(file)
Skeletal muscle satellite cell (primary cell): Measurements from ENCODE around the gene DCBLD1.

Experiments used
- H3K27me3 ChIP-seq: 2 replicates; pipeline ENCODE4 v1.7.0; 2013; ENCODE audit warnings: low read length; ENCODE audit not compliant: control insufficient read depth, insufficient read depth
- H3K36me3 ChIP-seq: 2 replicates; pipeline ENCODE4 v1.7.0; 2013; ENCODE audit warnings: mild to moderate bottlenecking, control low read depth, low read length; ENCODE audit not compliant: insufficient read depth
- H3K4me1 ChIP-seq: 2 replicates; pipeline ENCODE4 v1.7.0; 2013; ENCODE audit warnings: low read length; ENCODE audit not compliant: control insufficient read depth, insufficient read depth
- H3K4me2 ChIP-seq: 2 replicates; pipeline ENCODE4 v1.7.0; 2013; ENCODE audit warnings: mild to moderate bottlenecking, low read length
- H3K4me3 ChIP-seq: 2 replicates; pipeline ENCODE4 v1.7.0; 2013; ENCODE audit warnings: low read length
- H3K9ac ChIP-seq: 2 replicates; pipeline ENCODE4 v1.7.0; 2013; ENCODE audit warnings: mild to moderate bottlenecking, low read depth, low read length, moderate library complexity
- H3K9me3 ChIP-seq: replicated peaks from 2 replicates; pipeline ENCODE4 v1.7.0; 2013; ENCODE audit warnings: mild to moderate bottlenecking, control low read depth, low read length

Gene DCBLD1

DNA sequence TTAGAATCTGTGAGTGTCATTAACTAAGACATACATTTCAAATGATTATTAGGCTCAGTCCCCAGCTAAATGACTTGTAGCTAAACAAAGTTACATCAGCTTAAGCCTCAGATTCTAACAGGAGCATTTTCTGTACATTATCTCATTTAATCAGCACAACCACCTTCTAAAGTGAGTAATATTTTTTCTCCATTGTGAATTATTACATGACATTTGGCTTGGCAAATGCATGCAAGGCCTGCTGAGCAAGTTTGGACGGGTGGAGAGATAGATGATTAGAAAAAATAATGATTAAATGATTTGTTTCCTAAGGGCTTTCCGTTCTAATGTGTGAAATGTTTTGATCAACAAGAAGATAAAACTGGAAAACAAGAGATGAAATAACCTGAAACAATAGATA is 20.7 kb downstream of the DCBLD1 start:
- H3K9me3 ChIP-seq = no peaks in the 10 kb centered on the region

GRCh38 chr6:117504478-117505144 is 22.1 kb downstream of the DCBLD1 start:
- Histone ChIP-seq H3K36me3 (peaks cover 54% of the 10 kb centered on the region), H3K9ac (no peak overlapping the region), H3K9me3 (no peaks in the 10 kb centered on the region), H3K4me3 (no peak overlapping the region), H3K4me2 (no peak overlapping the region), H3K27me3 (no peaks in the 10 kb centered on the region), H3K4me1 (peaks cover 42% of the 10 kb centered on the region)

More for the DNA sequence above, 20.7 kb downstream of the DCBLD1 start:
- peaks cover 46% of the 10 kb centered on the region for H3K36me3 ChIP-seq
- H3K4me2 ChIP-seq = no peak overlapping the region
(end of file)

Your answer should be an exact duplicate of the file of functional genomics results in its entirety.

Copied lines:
Skeletal muscle satellite cell (primary cell): Measurements from ENCODE around the gene DCBLD1.

Experiments used
- H3K27me3 ChIP-seq: 2 replicates; pipeline ENCODE4 v1.7.0; 2013; ENCODE audit warnings: low read length; ENCODE audit not compliant: control insufficient read depth, insufficient read depth
- H3K36me3 ChIP-seq: 2 replicates; pipeline ENCODE4 v1.7.0; 2013; ENCODE audit warnings: mild to moderate bottlenecking, control low read depth, low read length; ENCODE audit not compliant: insufficient read depth
- H3K4me1 ChIP-seq: 2 replicates; pipeline ENCODE4 v1.7.0; 2013; ENCODE audit warnings: low read length; ENCODE audit not compliant: control insufficient read depth, insufficient read depth
- H3K4me2 ChIP-seq: 2 replicates; pipeline ENCODE4 v1.7.0; 2013; ENCODE audit warnings: mild to moderate bottlenecking, low read length
- H3K4me3 ChIP-seq: 2 replicates; pipeline ENCODE4 v1.7.0; 2013; ENCODE audit warnings: low read length
- H3K9ac ChIP-seq: 2 replicates; pipeline ENCODE4 v1.7.0; 2013; ENCODE audit warnings: mild to moderate bottlenecking, low read depth, low read length, moderate library complexity
- H3K9me3 ChIP-seq: replicated peaks from 2 replicates; pipeline ENCODE4 v1.7.0; 2013; ENCODE audit warnings: mild to moderate bottlenecking, control low read depth, low read length

Gene DCBLD1

DNA sequence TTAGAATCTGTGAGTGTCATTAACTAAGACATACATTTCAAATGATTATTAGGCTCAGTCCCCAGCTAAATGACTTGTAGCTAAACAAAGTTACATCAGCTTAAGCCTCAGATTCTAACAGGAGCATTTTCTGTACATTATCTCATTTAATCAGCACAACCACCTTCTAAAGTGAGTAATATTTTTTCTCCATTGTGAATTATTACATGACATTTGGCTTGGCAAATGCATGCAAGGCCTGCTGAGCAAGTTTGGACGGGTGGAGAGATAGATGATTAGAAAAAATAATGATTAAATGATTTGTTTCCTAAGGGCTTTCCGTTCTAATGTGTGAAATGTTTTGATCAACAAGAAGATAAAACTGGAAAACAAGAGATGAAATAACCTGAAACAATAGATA is 20.7 kb downstream of the DCBLD1 start:
- H3K9me3 ChIP-seq = no peaks in the 10 kb centered on the region

GRCh38 chr6:117504478-117505144 is 22.1 kb downstream of the DCBLD1 start:
- Histone ChIP-seq H3K36me3 (peaks cover 54% of the 10 kb centered on the region), H3K9ac (no peak overlapping the region), H3K9me3 (no peaks in the 10 kb centered on the region), H3K4me3 (no peak overlapping the region), H3K4me2 (no peak overlapping the region), H3K27me3 (no peaks in the 10 kb centered on the region), H3K4me1 (peaks cover 42% of the 10 kb centered on the region)

More for the DNA sequence above, 20.7 kb downstream of the DCBLD1 start:
- peaks cover 46% of the 10 kb centered on the region for H3K36me3 ChIP-seq
- H3K4me2 ChIP-seq = no peak overlapping the region